Thank you for sharing; a joyful day indeed! I'm happy my brother continues to take actions to keep his mental health a top priority, but how wonderful would it be for him to experience a partner's love?! I hope our family can one day share in the happiness you have described.

Anonymous said...

I am passing this along to my daughter to read. She is also a young adult struggling with the loss of her brother to Schizophrenia and this would be very helpful for her.
Thank you for sharing your story!!!

Patty said...

Oh my, the previous poster has posted my own thoughts about my son's situation precisely. I do not know where he is now, as the system blocks out parents of children 18 and older.

It is so good to read your story about your brother. Blessings on him and his wife, and you all!

Anonymous said...

I can relate. Thanks for sharing!

Anonymous said...

Thanks for sharing, this is a very well written article and it's great to know about the struggles that ensue while facing mental illness. I have a mental illness as well but I'm also able to see the flip side of the coin from one of my siblings/or parents' perspective. Mental illness affects everyone.

Anonymous said...

Thanks for sharing your story. I have one adult child who suffers from mental illness. My other 2 adult children have not supported their sibling during this 10 year torturous journey... I believe it is because the illness saddens them and they don't know how to handle him or what to say to him. I pray for a "miracle" such as yours as well as that my child will have insight to the illness that plagues his life. I also pray for a miracle of his siblings accepting and supporting him. Thanks again for this! Very Inspiring!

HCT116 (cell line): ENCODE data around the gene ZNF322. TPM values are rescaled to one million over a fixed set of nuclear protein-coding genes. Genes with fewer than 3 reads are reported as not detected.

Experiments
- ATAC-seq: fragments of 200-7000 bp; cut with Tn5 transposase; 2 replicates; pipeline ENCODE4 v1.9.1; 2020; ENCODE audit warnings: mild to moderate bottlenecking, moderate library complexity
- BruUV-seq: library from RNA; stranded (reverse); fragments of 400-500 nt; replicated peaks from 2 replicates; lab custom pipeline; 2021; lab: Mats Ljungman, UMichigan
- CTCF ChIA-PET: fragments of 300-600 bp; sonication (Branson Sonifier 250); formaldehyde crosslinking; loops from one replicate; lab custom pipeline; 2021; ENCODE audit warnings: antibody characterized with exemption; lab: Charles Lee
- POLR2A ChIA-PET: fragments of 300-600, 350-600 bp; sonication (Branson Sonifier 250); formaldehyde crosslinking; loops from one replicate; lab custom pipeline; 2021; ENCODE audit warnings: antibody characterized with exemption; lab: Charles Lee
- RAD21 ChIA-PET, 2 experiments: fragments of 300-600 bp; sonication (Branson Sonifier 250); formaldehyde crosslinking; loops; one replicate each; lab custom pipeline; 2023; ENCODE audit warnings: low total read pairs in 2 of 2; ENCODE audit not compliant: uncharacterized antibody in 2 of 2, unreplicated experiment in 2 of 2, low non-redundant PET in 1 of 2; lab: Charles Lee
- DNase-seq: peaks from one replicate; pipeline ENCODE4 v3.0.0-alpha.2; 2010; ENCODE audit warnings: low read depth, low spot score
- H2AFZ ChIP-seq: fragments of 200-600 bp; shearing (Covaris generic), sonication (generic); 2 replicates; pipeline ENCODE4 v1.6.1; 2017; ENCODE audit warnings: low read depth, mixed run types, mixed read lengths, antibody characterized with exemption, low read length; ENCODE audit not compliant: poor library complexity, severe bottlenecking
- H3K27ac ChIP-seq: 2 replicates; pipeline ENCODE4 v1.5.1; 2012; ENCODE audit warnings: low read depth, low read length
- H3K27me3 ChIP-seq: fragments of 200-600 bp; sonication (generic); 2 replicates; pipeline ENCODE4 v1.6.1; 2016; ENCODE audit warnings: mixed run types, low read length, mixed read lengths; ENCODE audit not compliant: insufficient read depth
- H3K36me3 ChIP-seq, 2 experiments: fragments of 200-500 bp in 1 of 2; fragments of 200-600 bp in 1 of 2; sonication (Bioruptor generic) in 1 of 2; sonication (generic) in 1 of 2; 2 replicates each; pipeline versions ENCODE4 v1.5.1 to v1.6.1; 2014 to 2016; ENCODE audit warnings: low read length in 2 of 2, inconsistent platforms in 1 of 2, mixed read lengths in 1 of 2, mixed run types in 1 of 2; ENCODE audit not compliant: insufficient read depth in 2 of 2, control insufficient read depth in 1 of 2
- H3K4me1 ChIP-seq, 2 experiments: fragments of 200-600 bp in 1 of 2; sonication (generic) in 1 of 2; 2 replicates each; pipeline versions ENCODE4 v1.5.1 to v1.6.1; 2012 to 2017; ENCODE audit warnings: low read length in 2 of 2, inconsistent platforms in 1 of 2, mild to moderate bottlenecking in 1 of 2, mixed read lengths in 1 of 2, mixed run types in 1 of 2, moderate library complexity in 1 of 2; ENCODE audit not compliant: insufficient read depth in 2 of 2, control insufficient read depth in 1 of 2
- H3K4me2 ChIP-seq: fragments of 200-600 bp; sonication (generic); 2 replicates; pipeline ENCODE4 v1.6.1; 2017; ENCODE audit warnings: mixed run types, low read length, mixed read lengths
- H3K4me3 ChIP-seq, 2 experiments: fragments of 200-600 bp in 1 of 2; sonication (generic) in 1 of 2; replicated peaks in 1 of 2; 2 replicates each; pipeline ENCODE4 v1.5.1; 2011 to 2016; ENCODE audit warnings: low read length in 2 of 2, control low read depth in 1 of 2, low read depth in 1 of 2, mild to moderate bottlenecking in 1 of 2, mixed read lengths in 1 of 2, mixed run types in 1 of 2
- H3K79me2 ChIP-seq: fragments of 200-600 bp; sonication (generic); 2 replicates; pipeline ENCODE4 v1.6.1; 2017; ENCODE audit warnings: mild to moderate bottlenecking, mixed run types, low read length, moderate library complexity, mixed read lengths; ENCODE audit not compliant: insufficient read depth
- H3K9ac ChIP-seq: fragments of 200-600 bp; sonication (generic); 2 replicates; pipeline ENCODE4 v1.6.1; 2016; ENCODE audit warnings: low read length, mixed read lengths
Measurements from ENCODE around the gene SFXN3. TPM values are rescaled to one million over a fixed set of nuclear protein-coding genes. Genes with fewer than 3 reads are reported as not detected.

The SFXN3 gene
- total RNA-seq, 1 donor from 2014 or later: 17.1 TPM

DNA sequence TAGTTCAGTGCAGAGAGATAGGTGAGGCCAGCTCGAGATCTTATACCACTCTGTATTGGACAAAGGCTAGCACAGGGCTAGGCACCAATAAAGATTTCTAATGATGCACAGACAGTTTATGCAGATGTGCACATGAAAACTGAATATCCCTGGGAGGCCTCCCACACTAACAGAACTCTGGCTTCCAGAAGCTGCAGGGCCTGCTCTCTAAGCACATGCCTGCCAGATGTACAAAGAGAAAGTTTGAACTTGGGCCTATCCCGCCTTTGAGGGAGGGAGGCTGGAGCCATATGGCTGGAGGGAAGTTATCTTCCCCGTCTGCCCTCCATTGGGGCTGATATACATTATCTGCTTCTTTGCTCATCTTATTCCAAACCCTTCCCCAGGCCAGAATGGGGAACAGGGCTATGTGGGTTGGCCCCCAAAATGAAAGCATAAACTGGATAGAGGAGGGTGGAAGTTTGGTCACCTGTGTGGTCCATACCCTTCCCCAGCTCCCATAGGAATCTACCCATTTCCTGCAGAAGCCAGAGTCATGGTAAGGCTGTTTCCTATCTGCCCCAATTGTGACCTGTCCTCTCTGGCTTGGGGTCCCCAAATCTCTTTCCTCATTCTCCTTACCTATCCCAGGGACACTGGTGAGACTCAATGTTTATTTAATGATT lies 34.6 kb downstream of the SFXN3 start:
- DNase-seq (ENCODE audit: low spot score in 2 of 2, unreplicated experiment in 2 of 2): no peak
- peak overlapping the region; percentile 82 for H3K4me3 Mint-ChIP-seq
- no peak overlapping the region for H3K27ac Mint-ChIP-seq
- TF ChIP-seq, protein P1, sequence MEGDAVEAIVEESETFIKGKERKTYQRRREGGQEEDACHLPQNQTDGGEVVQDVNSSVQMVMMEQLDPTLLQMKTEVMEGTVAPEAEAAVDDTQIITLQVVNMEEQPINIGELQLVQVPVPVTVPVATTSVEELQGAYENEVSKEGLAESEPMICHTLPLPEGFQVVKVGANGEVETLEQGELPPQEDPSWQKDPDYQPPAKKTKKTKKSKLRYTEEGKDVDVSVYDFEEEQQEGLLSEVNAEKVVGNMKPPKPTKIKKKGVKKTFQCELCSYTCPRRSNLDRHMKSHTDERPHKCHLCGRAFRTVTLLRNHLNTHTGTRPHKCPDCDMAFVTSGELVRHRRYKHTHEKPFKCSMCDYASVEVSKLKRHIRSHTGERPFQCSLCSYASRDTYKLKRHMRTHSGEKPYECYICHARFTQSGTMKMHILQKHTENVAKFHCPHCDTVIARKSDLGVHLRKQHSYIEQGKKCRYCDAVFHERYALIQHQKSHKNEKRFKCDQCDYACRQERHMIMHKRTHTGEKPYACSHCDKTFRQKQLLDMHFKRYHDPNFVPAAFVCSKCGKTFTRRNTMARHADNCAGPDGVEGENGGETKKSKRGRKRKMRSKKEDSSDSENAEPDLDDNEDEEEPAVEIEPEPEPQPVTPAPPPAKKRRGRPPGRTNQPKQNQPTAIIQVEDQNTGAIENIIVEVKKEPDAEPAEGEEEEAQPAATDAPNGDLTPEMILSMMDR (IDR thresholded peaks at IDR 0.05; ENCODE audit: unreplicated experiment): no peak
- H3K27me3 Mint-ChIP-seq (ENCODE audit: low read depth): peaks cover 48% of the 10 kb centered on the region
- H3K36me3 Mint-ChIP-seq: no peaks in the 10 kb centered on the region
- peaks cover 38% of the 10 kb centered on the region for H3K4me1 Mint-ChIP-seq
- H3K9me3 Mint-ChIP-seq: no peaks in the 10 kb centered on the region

Anonymous said...

Thanks for sharing your story. Our son age 27 had first psychotic episide in June 2010. Diagnosed with paranoid Schizophrenia. For the next 21 months he stayed in a town 2 hours away from us without any treatment, addicted to pot and alcohol. He was found confused on a cold morning and We got a call.We brought him home on April 1st 2012 and ever since one of us stay with him 24/7. He has been living with us for 13 months and started college in January. I quit my job, he takes medication but still paranoid and delusional. I sit in the lobby while he attends the University. Finals next week. Hope for the best!

Anonymous said...

Thank you for your story...In seeking support as a caregiver of my daughter who is a single Mom, I sought out Nami today and came across your story.
My daughter doesnt suffer from the same illness your brother has - she is recovering from a pyschotic break which was a result of extreme stress and her primary care dr telling her she could go off her lithium ( she is bipolar). The episode was so severe that she was arrested for stealing a car and went missing. Thankfully there were no charges filed because it was obvious to law enforcement that she didnt know who or where she was. I am still trying to.cope with the devestation she now feels from her community going into shock over her actions as well as the emotional blow to her self esteem. She is s mild tempered kind individual, who is trying to get her life back. She struggles daily now with huge fears and tears. Everyday is a struggle to cheer her on and its taking its toll on me & her children. I wish for joy to come again as it has for you. Thank you again.

Anonymous said...

I come from a family that has many different types of mental illness. Every year one of my brother's will go off his medication and have severe episodes. Usually, he finds himself incarserated due to stealing, seeking out one family member or friend. Here in Kentucky we have to either file a petition for him to be arrested and observed to see if he is in need of hospitalization. He knows how to fool anyone of authority. Even the jail at times will send him home because they will cannot take his behavior. When he is at his "normal self", he is still not the same brother, he use to be. I really miss him so much.